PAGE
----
Iran asks Interpol to place Trump on ‘Wanted List’ for assassination of general Soleimani

By bne IntelIiNews June 29, 2020

Iranian judicial authorities have asked Interpol to put US President Donald Trump on its international Red Notices wanted list for the assassination of Islamic Revolutionary Guard Corps (IRGC) Major General Qasem Soleimani, the de facto head of Iran’s military and the country’s second most powerful official, Mehr News Agency reported on June 29.

Soleimani was killed by a US drone strike at Baghdad Airport on January 3 after Trump gave the go-ahead for the operation.

Soleimani's grave (Credit: Mehr news agency).

"It was possible to identify 36 people who participated in the preparation of, and were involved in the matter of, the assassination of Qasem Soleimani, among whom there are political and military figures of the United States and other countries," the news agency quoted Tehran’s prosecutor Ali Mehra as saying. 

Mehra reportedly added that judicial authorities have adopted a resolution on bringing those people to justice and declaring Red statuses through Interpol, which would mean law enforcement forces around the world would facilitate the search for and capture of the suspects.

He said the individuals, all of which are now also the subject of Iranian arrest warrants, were accused of "murder" and "terrorism," adding: "At the top of the list is US President Donald Trump."

Claimed he was a terrorist

In moving to kill Soleimani, the Trump administration claimed that he was a terrorist partly because for around two decades he worked with Iran-aligned militias across the Middle East on operations that resulted in the deaths of American and British troops, sometimes with the use of improvised explosive devices (IEDs).

In late January, Iran said a US threat to kill the successor to Soleimani was a sign of “America’s targeted and governmental terrorism”.

On January 23, the US special representative for Iran, Brian Hook, was quoted by Asharq al-Awsat newspaper as saying Soleimani’s successor as commander of the IRGC Quds Force for Iranian military operations abroad, Esmail Qaani, would suffer the same fate as his predecessor if he followed a similar path by killing Americans.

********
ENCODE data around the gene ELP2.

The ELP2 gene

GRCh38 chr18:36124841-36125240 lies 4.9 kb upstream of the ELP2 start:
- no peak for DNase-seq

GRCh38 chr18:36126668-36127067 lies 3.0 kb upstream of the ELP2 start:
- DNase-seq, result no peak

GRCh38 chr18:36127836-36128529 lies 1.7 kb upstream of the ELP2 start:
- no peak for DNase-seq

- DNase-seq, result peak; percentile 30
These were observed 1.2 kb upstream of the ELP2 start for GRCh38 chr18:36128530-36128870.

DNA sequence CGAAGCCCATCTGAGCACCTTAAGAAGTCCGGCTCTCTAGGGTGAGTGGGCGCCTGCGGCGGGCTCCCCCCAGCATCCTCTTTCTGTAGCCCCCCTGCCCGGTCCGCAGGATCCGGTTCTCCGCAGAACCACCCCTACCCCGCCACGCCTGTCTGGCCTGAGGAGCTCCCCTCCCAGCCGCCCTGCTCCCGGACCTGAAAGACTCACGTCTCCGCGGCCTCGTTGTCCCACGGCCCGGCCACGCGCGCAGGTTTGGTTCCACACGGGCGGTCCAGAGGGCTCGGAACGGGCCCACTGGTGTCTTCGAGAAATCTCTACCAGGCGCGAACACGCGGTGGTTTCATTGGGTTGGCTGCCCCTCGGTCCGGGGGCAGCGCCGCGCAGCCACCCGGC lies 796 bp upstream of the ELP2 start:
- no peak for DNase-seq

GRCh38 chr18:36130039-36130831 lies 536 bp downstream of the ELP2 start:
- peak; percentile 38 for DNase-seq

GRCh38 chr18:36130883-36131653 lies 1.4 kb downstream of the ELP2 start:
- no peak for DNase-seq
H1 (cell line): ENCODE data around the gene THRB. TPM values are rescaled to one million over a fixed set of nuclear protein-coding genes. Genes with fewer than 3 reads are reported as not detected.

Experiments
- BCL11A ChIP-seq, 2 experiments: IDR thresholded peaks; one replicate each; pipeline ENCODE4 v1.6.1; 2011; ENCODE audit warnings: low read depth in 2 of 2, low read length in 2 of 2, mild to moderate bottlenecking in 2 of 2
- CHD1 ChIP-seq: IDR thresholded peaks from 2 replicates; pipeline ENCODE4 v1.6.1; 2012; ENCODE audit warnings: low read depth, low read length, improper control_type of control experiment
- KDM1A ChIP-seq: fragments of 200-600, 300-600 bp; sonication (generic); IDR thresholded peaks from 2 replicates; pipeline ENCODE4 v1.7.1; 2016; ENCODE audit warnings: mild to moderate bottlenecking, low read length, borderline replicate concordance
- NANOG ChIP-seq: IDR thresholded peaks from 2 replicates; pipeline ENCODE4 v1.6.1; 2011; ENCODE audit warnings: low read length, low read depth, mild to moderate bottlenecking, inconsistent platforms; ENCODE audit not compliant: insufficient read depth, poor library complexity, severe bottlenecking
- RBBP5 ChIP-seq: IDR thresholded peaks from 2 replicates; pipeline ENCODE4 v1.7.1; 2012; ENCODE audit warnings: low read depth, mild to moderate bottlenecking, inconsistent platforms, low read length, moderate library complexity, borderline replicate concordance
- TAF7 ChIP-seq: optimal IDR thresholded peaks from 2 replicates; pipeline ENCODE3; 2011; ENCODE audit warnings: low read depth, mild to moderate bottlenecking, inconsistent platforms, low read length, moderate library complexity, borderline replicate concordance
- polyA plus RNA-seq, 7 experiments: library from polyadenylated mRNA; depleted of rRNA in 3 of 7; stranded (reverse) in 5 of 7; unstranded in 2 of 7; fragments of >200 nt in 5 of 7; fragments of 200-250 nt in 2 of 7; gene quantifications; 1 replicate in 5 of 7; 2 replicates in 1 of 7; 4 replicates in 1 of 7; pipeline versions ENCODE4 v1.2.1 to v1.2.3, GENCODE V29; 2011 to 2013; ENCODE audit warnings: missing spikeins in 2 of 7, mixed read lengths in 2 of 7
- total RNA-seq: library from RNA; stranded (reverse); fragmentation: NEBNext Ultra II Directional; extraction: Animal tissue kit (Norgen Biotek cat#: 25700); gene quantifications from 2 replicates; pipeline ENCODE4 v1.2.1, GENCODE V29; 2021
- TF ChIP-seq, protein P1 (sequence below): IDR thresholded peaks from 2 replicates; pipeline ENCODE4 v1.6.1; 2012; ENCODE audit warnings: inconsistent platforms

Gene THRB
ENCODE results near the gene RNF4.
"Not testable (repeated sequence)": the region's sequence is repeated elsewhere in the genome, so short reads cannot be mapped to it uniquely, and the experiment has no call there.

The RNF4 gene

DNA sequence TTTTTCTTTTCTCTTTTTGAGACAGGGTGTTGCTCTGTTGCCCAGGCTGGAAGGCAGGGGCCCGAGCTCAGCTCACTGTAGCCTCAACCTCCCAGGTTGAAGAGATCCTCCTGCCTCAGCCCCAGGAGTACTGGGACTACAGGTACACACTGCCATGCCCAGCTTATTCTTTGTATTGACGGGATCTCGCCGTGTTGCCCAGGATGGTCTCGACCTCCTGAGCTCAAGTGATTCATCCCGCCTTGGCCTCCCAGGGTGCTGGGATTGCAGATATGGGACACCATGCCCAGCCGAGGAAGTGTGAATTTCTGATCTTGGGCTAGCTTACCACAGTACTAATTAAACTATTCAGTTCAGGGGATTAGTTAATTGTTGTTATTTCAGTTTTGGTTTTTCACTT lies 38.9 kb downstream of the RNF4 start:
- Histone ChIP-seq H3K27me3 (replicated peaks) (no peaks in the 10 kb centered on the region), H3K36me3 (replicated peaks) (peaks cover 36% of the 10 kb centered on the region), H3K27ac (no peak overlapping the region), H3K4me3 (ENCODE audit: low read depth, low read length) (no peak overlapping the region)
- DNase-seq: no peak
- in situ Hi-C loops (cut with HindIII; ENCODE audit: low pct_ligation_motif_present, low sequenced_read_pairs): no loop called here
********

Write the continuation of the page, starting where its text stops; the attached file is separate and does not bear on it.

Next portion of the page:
He added in a Davos, Switzerland interview with the publication that Trump had long made it clear “that any attack on Americans or American interests would be met with a decisive response”.

“This isn’t a new threat. The president has always said that he will always respond decisively to protect American interests,” Hook said. “I think the Iranian regime understands now that they cannot attack America and get away with it.”

Many experts say Trump breached international law with the Soleimani assassination and question whether the present US administration has much respect for international law.

“Luminous path”

After his appointment, Qaani, as reported by Reuters, said that he would “continue in this luminous path” taken by Soleimani and that the goal was to drive US forces out of the Middle East, Iran’s long-stated policy.

On January 20, Iran’s Fars News Agency reported Qaani as telling a Tehran audience: "They hit General Soleimani in a cowardly act, but there are freedom-seekers across the world who want to revenge for him with God's help, and God willing, we will hit his enemy chivalrously. Our enemy understands no language but force and therefore we should stand against them strongly."

Following the death of the general, an Iranian MP said the people of the commander’s home province Kerman were willing to pay a $3mn bounty to anyone who killed Trump.

The aftermath of the assassination also saw the IRGC’s aerospace division commander say that four US military bases in the Middle East were used to deploy aircraft and drones involved in the attack that killed Soleimani, including two bases in Iraq and another in Kuwait.

“Most of the drones” took off from Kuwait, Amirali Hajizadeh told Iranian state television. He did not say if Iran believed a drone from Kuwait was ultimately responsible for the hit on Soleimani.